II. Legal Issues

         "Federal Circuit law applies when deciding whether particular written or other materials are discoverable in a patent case, if those materials relate to an issue of substantive patent law." In re EchoStar Communications Corp., 448 F.3d 1294, 1298 (Fed. Cir. 2006), citing Advanced Cardiovascular Sys. v. Medtronic, Inc., 265 F.3d 1294, 1307 (Fed. Cir. 2001). A remedy for willful patent infringement is specifically provided for in the Patent Act, see 35 U.S.C. §§ 284-285; therefore, questions of privilege and discoverability that arise from assertion of the advice-of-counsel defense necessarily involve issues of substantive patent law. See In re Spalding Sports Worldwide, Inc., 203 F.3d 800, 803-04 (Fed. Cir. 2000) (applying Federal Circuit law to question of attorney-client privilege between patent attorney and patentee).

         A. Willfulness

         The standard for finding willful infringement of another's patent was recently revised by the Supreme Court in Halo Electronics, Inc. v. Pulse Electronics, Inc., ___U.S.___, 136 S.Ct.1923 (2016). In abrogating the previous two-part test for assessing enhanced willfulness damages set forth in In re Seagate Technology, LLC, 497, F.3d 1360 (Fed. Cir. 2007), [4] the Court stated that "[t]he sort of conduct warranting enhanced damages has been variously described in our cases as willful, wanton, malicious, bad-faith, deliberate, consciously wrongful, flagrant, or-indeed- characteristic of a pirate." Halo, 136 S.Ct. at 1932. While district courts have discretion to decide whether an infringer's behavior rises to that standard, such findings "are generally reserved for egregious cases of culpable behavior." Id. A patentee need only show by a preponderance of the evidence that the facts support a finding of willful infringement. Id. at 1934. See also SRI Int'l Inc. v. Cisco Systems, Inc., 2017-2223, 2019 WL 3162421 (Fed. Cir., July 12, 2019).

         It is well-settled that an important factor in determining if willful infringement has been shown is whether the alleged infringer obtained an opinion of counsel. Comark Communications, Inc. v. Harris Corp., 156 F.3d 1182, 1191 (Fed. Cir. 1998). Whether the accused infringer obtained an opinion of counsel bears upon a court's determination of "whether the infringer, acting in good faith and upon due inquiry, had sound reason to believe that it had the right to act in the manner that was found to be infringing." SRI Int'l Inc. v. Advanced Tech. Laboratories, Inc., 127 F.3d 1462. 1464 (Fed. Cir. 1997). The receipt of legal advice alone does not per se absolve an alleged infringer of the charge of willfulness; the legal opinion must be competent before a finding of reasonable reliance on that opinion may be made. Comark, 156 F.3d at 1191. Factors that bear on the competence of a legal opinion include the nature of the advice, the thoroughness and competence of the legal opinion, and its objectivity. SRI Int'l Inc. 127 F.3d at 1465. A court will determine whether the advice of noninfringement, invalidity or unenforceability could have reasonably been relied on, and whether, on the totality of the circumstances, exculpatory factors avert a finding of willful infringement. The totality of the circumstances may include not only such aspects as the closeness or complexity of the legal and factual questions presented, but also commercial factors that may have affected the infringer's action. Id.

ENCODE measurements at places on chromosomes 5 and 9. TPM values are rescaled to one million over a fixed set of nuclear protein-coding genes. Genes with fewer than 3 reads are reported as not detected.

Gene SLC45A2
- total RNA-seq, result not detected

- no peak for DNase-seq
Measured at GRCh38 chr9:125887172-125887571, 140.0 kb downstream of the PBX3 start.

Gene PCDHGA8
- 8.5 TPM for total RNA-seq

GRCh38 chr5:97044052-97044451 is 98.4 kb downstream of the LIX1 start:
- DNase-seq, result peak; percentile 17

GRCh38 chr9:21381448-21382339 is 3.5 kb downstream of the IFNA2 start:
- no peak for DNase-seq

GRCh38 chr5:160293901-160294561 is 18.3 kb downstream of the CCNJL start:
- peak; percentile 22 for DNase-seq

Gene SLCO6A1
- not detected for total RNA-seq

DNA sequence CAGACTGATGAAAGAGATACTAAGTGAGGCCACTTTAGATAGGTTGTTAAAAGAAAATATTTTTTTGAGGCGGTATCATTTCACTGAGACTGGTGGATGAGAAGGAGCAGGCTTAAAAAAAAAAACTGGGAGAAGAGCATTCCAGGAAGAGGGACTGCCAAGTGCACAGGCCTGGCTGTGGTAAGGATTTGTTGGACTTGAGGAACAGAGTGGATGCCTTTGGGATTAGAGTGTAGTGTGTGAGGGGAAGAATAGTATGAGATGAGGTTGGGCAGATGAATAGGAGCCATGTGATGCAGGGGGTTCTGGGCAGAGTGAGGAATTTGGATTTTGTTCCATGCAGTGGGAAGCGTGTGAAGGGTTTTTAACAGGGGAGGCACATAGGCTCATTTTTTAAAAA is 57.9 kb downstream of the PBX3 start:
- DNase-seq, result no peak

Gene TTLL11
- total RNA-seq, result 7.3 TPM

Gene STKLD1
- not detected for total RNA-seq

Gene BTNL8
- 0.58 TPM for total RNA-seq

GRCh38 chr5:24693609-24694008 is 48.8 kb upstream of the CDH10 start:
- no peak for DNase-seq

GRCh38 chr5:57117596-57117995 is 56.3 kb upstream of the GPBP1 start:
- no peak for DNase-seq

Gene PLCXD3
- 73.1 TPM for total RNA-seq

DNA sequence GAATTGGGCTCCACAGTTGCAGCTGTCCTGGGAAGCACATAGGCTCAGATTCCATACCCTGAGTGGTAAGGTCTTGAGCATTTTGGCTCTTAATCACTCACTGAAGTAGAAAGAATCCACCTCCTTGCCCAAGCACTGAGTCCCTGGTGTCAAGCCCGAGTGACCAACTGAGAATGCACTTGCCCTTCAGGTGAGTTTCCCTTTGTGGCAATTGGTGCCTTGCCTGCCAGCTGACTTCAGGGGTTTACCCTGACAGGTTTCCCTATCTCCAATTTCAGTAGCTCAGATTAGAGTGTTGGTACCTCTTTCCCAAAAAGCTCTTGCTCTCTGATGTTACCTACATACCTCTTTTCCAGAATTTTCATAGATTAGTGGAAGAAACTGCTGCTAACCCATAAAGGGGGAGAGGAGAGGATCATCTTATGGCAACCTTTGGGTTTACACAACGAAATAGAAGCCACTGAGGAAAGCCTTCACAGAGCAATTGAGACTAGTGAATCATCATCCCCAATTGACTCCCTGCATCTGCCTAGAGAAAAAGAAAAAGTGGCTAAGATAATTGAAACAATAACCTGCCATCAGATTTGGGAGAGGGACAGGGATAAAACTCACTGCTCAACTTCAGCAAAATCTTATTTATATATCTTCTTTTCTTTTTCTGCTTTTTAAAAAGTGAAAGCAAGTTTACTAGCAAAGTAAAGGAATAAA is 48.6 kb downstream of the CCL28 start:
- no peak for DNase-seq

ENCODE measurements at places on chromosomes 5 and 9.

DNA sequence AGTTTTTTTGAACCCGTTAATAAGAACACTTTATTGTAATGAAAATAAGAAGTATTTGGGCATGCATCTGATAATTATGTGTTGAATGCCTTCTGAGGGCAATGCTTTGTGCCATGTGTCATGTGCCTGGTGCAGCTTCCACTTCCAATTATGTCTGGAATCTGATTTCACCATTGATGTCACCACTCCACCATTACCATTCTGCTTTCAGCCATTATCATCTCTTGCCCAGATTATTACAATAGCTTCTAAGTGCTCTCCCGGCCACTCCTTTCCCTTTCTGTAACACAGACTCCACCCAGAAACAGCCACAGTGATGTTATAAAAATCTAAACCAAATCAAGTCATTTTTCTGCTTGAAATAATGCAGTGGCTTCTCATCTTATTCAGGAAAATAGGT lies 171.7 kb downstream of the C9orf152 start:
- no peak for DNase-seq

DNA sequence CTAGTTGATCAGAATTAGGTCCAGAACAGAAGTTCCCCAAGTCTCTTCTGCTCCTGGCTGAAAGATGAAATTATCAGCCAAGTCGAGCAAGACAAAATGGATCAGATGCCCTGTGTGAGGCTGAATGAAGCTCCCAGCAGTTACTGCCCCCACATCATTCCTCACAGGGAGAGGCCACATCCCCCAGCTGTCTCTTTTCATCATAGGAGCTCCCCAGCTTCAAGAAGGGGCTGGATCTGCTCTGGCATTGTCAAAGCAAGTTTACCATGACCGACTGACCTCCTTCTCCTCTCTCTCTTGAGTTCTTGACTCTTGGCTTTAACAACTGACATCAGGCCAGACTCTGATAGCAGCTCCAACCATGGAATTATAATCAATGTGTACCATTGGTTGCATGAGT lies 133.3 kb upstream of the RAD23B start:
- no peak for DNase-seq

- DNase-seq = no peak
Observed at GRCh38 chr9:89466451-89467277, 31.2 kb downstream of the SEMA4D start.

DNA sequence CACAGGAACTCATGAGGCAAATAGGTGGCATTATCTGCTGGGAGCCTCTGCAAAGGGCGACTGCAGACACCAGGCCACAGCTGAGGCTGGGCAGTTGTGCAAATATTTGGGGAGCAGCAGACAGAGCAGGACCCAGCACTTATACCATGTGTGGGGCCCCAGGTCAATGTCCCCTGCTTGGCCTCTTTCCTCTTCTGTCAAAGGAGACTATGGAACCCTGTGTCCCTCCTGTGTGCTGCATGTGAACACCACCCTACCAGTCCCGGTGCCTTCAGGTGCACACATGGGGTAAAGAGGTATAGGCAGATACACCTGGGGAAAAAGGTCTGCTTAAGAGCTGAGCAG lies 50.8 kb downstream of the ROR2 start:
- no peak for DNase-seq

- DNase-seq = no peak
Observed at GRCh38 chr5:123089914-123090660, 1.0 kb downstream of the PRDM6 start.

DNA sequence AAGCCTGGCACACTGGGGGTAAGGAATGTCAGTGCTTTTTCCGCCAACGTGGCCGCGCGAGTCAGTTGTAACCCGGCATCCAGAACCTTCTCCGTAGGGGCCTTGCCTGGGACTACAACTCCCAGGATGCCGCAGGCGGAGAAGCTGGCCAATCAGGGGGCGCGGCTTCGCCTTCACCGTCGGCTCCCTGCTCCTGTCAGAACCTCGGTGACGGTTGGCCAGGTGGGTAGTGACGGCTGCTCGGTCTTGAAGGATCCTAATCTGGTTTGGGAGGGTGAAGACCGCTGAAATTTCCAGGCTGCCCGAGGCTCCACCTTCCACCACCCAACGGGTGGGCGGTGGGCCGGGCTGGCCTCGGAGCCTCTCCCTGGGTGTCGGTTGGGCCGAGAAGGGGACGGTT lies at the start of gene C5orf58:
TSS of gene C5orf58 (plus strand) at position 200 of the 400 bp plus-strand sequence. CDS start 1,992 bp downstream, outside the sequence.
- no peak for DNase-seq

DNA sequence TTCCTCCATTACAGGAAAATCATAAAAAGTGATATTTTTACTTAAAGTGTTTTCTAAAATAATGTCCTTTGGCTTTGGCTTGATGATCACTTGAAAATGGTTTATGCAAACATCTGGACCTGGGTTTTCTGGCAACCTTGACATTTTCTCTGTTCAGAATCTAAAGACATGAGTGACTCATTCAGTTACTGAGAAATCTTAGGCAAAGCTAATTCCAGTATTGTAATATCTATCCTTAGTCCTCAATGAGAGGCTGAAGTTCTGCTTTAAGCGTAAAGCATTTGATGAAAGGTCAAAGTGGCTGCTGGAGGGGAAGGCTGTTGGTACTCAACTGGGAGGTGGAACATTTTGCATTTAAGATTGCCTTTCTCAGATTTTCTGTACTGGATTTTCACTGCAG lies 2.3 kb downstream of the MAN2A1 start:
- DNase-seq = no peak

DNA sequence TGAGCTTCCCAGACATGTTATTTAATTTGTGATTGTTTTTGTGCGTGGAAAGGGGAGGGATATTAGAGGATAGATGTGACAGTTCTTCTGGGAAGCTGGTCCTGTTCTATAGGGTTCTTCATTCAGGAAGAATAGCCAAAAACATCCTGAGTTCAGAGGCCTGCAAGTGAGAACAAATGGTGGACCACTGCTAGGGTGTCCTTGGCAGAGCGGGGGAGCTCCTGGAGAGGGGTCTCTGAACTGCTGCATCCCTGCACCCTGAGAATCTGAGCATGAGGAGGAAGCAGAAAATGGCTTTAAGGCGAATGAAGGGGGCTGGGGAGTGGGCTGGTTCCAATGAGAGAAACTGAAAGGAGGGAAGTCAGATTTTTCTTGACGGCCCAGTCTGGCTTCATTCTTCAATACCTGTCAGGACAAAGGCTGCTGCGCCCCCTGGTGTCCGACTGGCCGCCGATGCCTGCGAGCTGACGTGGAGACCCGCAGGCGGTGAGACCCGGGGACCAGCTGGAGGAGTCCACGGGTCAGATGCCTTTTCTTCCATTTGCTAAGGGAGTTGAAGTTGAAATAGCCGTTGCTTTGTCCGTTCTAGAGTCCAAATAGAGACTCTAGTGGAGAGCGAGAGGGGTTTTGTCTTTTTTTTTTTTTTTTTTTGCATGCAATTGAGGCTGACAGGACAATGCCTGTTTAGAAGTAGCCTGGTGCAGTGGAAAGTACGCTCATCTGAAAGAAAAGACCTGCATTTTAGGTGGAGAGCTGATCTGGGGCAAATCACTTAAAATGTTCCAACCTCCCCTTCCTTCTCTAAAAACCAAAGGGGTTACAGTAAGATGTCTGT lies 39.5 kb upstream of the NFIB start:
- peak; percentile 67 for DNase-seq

B. Waiver of Attorney-Client Privilege

         The attorney-client privilege serves the important policy of fostering "full and frank communication between attorneys and their clients and thereby promote[s] broader public interest in the observance of law and administration of justice." Upjohn Co. v. United States, 449 U.S. 383, 389 (1981); see also United States v. Frederick,182 F.3d 496, 500 (7th Cir. 1999) ("the attorney-client privilege is intended to encourage people who find themselves ...